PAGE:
The Pine Gap 6, the Samuel Hill 5, and the future groups at Adelaide this year, and Talisman Sabre next year, are operating with a drive and integrity that is spreading in Australia and winning more acceptance and converts. The Christian Activist Network is the most exciting nonviolence group in Australia.

It’s important to operate in some way in relation to events like the Peace Convergence. It’s essential to avoid being attacked by the middle class leadership because the resultant tension splits rather than builds a movement. We need to extend tolerance for lower order activities while continuing to demonstrate the kind of nonviolent actions that work better, and to reach out to those who are interested in becoming more powerful.

It’s a slow process. We’re starting from a position of weakness, but we are growing in numbers, sophistication, and effect.

WHAT DOES IT ALL MEAN?

On a tactical level the Convergence functioned more or less effectively across all levels.

There is much room for improvement in organising. There is much room for improvement in movement building. I’d suggest that we could easily make a four-fold increase in “productivity” in 2009 for the same kind of investment, and without asking anyone to change their plans or analysis.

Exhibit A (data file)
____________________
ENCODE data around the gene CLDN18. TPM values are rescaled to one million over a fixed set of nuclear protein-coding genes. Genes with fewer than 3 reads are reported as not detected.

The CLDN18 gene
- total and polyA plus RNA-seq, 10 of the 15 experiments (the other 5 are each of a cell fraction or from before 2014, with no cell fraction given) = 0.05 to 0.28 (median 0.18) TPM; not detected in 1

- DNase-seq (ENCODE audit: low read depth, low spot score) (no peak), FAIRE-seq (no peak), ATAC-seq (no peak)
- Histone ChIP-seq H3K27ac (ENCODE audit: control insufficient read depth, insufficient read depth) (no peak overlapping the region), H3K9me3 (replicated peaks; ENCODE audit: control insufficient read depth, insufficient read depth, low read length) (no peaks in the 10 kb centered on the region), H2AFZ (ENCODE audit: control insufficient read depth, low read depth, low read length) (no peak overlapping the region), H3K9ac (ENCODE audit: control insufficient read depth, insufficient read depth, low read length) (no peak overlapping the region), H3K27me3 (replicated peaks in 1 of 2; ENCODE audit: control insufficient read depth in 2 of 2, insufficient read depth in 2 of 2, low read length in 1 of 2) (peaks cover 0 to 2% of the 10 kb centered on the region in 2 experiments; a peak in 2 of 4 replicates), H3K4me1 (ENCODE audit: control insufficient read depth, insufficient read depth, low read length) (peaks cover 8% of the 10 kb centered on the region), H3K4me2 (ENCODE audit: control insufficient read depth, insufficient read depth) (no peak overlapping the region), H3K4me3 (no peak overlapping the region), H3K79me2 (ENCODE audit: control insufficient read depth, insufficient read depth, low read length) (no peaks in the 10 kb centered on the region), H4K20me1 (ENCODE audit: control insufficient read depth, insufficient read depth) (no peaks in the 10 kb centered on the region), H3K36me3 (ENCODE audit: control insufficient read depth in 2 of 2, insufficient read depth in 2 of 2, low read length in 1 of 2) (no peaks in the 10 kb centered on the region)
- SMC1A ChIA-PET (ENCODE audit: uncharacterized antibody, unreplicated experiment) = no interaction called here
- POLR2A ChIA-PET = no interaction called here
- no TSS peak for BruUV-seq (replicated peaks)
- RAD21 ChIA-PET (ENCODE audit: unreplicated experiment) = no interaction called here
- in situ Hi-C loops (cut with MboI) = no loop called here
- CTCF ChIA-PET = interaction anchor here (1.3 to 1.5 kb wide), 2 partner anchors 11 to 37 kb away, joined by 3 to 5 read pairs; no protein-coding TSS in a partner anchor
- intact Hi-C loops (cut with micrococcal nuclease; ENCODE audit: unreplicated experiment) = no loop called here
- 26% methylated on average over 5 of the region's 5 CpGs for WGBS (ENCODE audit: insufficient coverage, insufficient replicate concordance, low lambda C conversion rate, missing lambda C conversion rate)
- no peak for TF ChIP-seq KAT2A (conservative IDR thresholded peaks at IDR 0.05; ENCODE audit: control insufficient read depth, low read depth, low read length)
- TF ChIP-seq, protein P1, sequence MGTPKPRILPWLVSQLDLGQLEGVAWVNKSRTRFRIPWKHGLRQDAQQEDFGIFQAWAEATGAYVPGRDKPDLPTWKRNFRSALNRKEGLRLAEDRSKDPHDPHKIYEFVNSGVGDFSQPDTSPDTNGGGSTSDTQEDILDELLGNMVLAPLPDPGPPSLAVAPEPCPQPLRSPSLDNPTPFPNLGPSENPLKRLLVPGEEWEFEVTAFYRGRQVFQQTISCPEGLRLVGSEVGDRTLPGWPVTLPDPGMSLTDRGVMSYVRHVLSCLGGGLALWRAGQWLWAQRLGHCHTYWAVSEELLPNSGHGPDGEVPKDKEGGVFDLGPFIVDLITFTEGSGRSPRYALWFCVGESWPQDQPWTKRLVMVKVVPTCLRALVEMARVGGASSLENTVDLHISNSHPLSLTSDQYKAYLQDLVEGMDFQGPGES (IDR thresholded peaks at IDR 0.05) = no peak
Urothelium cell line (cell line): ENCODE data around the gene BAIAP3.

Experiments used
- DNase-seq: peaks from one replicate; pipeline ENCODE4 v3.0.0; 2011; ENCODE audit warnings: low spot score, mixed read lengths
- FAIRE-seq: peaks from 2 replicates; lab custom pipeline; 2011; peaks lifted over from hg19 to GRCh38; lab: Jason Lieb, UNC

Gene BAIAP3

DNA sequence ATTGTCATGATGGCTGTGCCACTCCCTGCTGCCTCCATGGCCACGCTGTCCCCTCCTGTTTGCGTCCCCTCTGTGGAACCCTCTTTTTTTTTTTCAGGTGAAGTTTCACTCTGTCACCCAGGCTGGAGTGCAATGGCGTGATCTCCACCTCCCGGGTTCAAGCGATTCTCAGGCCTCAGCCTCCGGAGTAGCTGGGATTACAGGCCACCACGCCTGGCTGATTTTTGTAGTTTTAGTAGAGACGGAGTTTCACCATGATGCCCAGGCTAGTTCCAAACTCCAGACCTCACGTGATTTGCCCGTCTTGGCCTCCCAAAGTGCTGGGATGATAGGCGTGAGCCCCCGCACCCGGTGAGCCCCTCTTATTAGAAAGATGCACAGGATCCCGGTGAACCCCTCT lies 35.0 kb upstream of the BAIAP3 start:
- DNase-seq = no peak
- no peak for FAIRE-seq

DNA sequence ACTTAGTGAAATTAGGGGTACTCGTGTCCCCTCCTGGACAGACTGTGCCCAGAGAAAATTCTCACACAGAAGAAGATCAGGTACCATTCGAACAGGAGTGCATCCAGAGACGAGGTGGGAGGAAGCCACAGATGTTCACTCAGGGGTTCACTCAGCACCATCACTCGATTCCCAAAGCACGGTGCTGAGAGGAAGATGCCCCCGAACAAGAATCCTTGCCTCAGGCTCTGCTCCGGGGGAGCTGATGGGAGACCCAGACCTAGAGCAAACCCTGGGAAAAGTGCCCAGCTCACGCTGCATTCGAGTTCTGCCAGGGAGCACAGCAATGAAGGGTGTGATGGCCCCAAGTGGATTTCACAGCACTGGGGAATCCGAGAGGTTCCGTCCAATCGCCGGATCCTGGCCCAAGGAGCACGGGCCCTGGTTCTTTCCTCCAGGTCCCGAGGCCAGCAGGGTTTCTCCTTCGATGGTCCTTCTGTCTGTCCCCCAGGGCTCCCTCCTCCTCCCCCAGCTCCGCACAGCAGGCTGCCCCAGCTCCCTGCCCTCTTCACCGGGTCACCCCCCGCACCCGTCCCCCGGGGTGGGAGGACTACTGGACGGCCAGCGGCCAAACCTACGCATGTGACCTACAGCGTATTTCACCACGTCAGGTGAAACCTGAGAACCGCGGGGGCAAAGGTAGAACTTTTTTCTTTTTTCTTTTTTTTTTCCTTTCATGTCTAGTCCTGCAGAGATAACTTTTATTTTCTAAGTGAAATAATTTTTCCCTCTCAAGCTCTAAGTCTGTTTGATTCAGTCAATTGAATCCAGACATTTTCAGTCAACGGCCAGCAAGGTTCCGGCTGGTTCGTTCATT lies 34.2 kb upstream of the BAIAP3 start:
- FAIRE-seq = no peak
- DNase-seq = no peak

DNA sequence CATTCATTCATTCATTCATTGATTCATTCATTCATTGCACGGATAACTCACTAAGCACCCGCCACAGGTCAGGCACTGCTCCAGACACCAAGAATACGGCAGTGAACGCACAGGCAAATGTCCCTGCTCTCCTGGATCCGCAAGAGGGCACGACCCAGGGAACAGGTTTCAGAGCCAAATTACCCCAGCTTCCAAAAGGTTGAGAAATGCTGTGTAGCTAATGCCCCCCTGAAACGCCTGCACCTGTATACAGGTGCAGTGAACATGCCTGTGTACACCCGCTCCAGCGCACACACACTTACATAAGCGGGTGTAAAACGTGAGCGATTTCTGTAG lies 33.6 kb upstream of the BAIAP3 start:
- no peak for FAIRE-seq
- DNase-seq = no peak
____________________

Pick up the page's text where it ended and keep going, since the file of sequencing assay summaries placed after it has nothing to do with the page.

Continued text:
My thinking is to establish a nonviolence presence at Yeppoon a fortnight or so before the exercise begins:

Create a training/discussion/action centre at a Holiday House or retreat centre or other facility close to transport. Encourage affinity groups to take some supported actions as targets become available. Assist with organising intelligence, networking, media, legal, training, accommodation, and follow through.

Hold regular information and video sessions for Convergees who’d like to learn more about nonviolence. Conduct panel discussions on organising and strategic issues featuring in the Convergence.

Cheers

Bryan

15 responses to “Talisman Sabre 2007 & 2009

  1. As someone who was at most of the Peace Convergence, I agree with most of Bryan’s analysis of its strengths and shortcomings. Having said that, I wasn’t at any of the gate actions, preferring to focus on making my own intervention as effective and consistent as possible. Timing (or lack thereof) was clearly a key issue, as was the lack of resources. Too few people were left having to organise masses of people who were ultimately ineffective in terms of strategic goals, and those people are now largely burnt out and not up for 09 involvement. 09 has to do more with less, and my sense is that it is possible given the resources of (in particular) faith-based activist communities that I know of.